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Investing Strategies

Remote Rehabbing: Why So Many Chefs in the Kitchen?

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loriFrom Lori Greymont, Rehabbing Adviser...

This is another lesson from our fascinating conversation with remote rehabber Lori Greymont.

Lori’s experience in real estate is varied and diverse. Since 1987 she’s been involved in all matter of traditional and creative deal making – rehabs, wholesale, lease options, sub-2, land contracts, bulk REO, etc...

At the moment Lori’s modus operandi is buying and rehabbing distressed properties across the country, then reselling them in tip-top shape to passive cash flow investors as turnkey rentals. She does this remotely from her home base near San Jose, CA, and until recently had never even seen any of the 1,350+ houses she’s turned.

Not long ago Real Estate Mogul had the chance to corner Lori for an extended, unscripted dialogue about her operation and how she does what she does.  So far in our chat with Lori, we've explored the following topics:

…all from 2,431 miles away!

Today we continue sharing some of the key takeaways for anyone who may want to learn how one of the greats does what she does, or maybe even follow in Lori’s footsteps. So here’s another slice of awesomeness from our little chat – with a specific focus on managerial efficiencies.

stoogesYou Can’t Do This Stuff All By Yourself

During Lori’s lesson about due diligence, were you thinking to yourself, “Goodness! Does she have a lot of cooks in her kitchen, or what?!”  Well, yes, Lori does have a lot of cooks in her kitchen, but for good reason, and I’d say they are more than just cooks – they are “chefs!”  Essentially, Lori relies on a well-trained and efficient team of specialists who work together with her to ensure that her rehabbing business is successful.  She’s running an incredible remote rehabbing system with processes and people that are working together seamlessly.

In today’s latest lesson, Lori describes each member of her team – the chefs in her kitchen, if you will – and why she has so many people working with her.

Lori’s Remote Rehabbing Dream Team

I have three different players involved in all of my remote rehabbing deals, from the minute I decide to move into a new area until I’m finished with a rehab and ready to flip it to an investor buyer, including:


The realtors I work with know my methodology and what I’m looking for, and they make offers for me on a regular basis.  They look for deals on my behalf and understand that I’m going to be writing 40-50 offers a week while maybe only two offers will be accepted.  These are realtors I work with closely, and they get to know my business inside and out.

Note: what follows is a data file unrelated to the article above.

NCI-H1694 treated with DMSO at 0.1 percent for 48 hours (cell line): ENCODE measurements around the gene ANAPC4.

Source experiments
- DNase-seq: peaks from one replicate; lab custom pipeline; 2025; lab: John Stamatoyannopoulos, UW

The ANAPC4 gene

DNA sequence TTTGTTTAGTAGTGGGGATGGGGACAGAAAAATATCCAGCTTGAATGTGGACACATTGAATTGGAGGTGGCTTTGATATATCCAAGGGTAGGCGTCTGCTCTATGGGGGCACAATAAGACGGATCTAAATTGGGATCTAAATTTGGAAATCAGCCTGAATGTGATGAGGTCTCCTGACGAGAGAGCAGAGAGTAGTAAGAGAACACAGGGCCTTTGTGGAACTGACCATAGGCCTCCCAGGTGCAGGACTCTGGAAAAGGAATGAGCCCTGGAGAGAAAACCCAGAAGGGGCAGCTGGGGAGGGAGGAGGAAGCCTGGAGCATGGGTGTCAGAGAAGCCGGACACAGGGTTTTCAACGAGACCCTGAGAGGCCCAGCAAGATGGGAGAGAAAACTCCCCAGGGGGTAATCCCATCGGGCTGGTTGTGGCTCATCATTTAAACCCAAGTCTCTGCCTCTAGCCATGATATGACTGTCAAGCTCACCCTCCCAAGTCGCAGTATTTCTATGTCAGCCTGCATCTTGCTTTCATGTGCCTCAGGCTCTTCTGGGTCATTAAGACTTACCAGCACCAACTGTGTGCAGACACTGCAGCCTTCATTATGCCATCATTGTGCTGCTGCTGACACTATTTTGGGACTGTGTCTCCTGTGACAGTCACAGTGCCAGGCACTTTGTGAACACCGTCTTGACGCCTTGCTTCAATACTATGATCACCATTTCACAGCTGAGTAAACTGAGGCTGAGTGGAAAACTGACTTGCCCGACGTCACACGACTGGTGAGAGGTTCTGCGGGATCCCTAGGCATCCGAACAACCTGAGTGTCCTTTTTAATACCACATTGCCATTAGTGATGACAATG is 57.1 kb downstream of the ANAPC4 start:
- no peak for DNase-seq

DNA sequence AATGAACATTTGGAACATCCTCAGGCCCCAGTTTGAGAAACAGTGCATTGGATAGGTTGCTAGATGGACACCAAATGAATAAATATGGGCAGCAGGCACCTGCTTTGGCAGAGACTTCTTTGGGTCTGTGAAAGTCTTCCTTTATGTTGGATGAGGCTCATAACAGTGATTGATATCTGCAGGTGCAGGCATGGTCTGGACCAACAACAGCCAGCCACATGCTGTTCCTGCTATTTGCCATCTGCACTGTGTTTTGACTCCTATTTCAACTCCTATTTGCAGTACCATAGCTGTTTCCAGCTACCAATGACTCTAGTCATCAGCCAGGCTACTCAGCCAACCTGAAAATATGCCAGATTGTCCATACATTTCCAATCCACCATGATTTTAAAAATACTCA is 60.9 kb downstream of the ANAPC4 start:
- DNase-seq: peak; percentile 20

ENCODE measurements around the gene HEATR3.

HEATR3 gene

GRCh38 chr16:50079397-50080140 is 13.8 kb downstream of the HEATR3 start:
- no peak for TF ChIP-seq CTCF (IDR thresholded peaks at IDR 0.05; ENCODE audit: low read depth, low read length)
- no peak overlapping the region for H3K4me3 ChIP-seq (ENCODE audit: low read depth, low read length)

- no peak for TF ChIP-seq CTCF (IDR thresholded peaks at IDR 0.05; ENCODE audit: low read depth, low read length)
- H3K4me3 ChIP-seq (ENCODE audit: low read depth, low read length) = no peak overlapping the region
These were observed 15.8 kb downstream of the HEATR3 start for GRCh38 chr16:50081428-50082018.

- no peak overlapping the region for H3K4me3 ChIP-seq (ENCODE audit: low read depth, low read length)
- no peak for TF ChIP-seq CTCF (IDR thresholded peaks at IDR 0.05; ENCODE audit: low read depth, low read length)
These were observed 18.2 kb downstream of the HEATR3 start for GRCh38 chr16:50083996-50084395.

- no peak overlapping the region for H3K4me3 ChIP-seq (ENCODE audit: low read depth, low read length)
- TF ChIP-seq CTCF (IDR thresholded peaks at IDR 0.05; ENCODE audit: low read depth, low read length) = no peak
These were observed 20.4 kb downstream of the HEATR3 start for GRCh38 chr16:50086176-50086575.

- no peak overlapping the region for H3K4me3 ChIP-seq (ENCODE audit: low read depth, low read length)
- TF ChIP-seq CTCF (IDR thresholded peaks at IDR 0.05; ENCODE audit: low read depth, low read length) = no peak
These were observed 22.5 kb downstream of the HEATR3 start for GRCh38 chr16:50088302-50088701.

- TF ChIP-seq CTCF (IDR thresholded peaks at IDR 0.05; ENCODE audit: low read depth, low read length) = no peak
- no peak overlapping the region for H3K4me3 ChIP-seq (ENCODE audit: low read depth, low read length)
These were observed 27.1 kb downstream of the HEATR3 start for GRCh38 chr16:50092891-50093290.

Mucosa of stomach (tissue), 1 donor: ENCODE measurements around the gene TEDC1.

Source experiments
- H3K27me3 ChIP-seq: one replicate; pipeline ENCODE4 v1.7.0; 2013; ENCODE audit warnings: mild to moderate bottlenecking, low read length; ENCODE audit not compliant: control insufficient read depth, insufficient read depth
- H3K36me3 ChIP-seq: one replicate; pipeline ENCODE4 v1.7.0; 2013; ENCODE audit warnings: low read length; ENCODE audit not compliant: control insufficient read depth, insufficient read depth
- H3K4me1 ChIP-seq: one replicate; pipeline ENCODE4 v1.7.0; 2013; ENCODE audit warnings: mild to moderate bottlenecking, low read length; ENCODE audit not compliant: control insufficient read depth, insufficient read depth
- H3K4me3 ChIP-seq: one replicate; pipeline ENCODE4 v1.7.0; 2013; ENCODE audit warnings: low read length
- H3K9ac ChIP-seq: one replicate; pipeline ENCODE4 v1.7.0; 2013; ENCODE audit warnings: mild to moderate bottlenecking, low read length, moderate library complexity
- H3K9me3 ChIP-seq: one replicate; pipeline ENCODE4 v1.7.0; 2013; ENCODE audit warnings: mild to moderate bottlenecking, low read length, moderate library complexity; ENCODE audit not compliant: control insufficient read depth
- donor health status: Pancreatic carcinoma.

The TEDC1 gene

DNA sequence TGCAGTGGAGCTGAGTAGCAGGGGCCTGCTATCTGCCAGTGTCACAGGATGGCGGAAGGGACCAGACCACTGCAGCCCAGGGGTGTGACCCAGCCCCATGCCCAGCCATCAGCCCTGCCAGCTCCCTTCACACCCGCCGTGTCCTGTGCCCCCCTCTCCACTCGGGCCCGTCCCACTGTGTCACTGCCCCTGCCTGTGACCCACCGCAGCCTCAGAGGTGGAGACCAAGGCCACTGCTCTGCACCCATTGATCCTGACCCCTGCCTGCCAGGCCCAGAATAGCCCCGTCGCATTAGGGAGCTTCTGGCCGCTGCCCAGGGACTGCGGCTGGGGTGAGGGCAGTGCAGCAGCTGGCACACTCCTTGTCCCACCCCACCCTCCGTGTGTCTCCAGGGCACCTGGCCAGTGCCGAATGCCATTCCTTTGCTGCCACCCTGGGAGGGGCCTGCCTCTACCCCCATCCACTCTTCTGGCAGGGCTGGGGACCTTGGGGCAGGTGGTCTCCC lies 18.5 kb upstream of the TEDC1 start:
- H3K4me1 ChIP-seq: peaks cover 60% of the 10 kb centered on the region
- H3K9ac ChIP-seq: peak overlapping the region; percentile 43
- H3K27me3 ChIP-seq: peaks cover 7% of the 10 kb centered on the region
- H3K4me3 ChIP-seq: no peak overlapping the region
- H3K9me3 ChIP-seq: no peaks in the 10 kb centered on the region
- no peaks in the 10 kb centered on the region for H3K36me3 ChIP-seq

inspectorsProperty Inspectors

In each region, my property inspector knows that I’ve got an inspection contingency in place, requiring him to go out and complete an inspection quickly (within 3 days) while providing me with all the information I need to make a timely decision about whether to close on the property.  (As a side note, I pay him $200 because I use him all the time and I have a good relationship with him; he standard fee is $350 per inspection).

The property inspectors also gives me a good “feel” for each neighborhood, in order to make sure we are all doing the right thing.  If they drive into the neighborhood and realize it’s not a neighborhood in which we want to invest, then we don’t even follow-through with the inspection.  By this time I’ve trained the property inspector enough to be able to identify desirable/undesirable neighborhoods, so we don’t waste any more time on the deal if it’s a “no-go”; we simply cancel the contract.  Strategic neighbourhood selection is key to us getting higher value out of each deal after we do all the work.

Our property inspectors are really important because do they do not simply help us identify neighborhoods we want to invest in – they ultimately help us make the final decision regarding the “go/no-go” aspects of closing a deal.


Right now we utilize five separate contractor teams.  That way we always have one contractor available to take on a new project and/or evaluate a new deal.  I send my contractor out to each property on two separate occasions.

Before I close on any deal, my contractors visit the property to give me a good rough estimate of repair costs, so I can make an accurate decision on whether I want to close on the deal or not.  If you remember from one of my earlier lessons (“What I Buy and How I Find Them”), I want to pursue light rehab jobs – nothing major with foundations or mold.  I train my contractors to give me the best information to be sure I’m not spending more than my budget will allow for me to make a good profit on the back end.  Again, we usually have only three days contingency before needing to decide whether we will close a deal on which we have made an offer – so we need to get our contractors out there fast!